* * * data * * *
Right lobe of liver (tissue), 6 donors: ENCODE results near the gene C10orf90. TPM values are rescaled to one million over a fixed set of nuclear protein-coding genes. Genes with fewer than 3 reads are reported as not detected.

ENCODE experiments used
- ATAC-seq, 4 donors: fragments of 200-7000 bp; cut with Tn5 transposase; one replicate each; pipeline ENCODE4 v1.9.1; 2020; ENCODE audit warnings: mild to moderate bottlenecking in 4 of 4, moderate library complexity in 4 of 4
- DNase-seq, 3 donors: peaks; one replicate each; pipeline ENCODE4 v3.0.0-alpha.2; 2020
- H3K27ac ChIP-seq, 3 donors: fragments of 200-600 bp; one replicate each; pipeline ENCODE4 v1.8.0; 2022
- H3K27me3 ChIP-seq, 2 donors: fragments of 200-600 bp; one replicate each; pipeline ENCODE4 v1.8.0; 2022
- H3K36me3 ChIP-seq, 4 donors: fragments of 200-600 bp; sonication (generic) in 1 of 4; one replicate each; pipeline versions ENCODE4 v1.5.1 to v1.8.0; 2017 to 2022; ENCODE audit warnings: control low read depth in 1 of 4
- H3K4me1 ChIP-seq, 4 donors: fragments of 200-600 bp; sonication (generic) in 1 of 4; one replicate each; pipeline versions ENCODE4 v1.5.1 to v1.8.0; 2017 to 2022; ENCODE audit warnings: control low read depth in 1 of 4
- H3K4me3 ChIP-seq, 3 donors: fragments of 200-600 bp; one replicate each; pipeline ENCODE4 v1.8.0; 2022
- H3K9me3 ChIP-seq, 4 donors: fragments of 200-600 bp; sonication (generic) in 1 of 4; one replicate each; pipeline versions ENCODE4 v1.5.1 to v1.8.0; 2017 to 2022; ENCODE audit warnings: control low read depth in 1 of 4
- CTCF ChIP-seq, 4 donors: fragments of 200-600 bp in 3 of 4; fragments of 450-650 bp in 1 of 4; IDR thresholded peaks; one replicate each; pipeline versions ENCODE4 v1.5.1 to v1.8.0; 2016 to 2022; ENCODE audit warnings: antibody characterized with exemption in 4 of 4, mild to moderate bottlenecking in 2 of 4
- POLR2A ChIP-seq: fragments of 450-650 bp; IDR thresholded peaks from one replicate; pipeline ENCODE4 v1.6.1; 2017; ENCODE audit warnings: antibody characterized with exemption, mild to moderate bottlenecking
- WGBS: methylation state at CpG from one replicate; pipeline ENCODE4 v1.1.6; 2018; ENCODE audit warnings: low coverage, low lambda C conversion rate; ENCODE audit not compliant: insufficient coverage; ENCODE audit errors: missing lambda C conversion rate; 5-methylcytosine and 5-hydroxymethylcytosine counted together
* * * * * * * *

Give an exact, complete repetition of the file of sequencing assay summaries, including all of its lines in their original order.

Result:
Right lobe of liver (tissue), 6 donors: ENCODE results near the gene C10orf90. TPM values are rescaled to one million over a fixed set of nuclear protein-coding genes. Genes with fewer than 3 reads are reported as not detected.

ENCODE experiments used
- ATAC-seq, 4 donors: fragments of 200-7000 bp; cut with Tn5 transposase; one replicate each; pipeline ENCODE4 v1.9.1; 2020; ENCODE audit warnings: mild to moderate bottlenecking in 4 of 4, moderate library complexity in 4 of 4
- DNase-seq, 3 donors: peaks; one replicate each; pipeline ENCODE4 v3.0.0-alpha.2; 2020
- H3K27ac ChIP-seq, 3 donors: fragments of 200-600 bp; one replicate each; pipeline ENCODE4 v1.8.0; 2022
- H3K27me3 ChIP-seq, 2 donors: fragments of 200-600 bp; one replicate each; pipeline ENCODE4 v1.8.0; 2022
- H3K36me3 ChIP-seq, 4 donors: fragments of 200-600 bp; sonication (generic) in 1 of 4; one replicate each; pipeline versions ENCODE4 v1.5.1 to v1.8.0; 2017 to 2022; ENCODE audit warnings: control low read depth in 1 of 4
- H3K4me1 ChIP-seq, 4 donors: fragments of 200-600 bp; sonication (generic) in 1 of 4; one replicate each; pipeline versions ENCODE4 v1.5.1 to v1.8.0; 2017 to 2022; ENCODE audit warnings: control low read depth in 1 of 4
- H3K4me3 ChIP-seq, 3 donors: fragments of 200-600 bp; one replicate each; pipeline ENCODE4 v1.8.0; 2022
- H3K9me3 ChIP-seq, 4 donors: fragments of 200-600 bp; sonication (generic) in 1 of 4; one replicate each; pipeline versions ENCODE4 v1.5.1 to v1.8.0; 2017 to 2022; ENCODE audit warnings: control low read depth in 1 of 4
- CTCF ChIP-seq, 4 donors: fragments of 200-600 bp in 3 of 4; fragments of 450-650 bp in 1 of 4; IDR thresholded peaks; one replicate each; pipeline versions ENCODE4 v1.5.1 to v1.8.0; 2016 to 2022; ENCODE audit warnings: antibody characterized with exemption in 4 of 4, mild to moderate bottlenecking in 2 of 4
- POLR2A ChIP-seq: fragments of 450-650 bp; IDR thresholded peaks from one replicate; pipeline ENCODE4 v1.6.1; 2017; ENCODE audit warnings: antibody characterized with exemption, mild to moderate bottlenecking
- WGBS: methylation state at CpG from one replicate; pipeline ENCODE4 v1.1.6; 2018; ENCODE audit warnings: low coverage, low lambda C conversion rate; ENCODE audit not compliant: insufficient coverage; ENCODE audit errors: missing lambda C conversion rate; 5-methylcytosine and 5-hydroxymethylcytosine counted together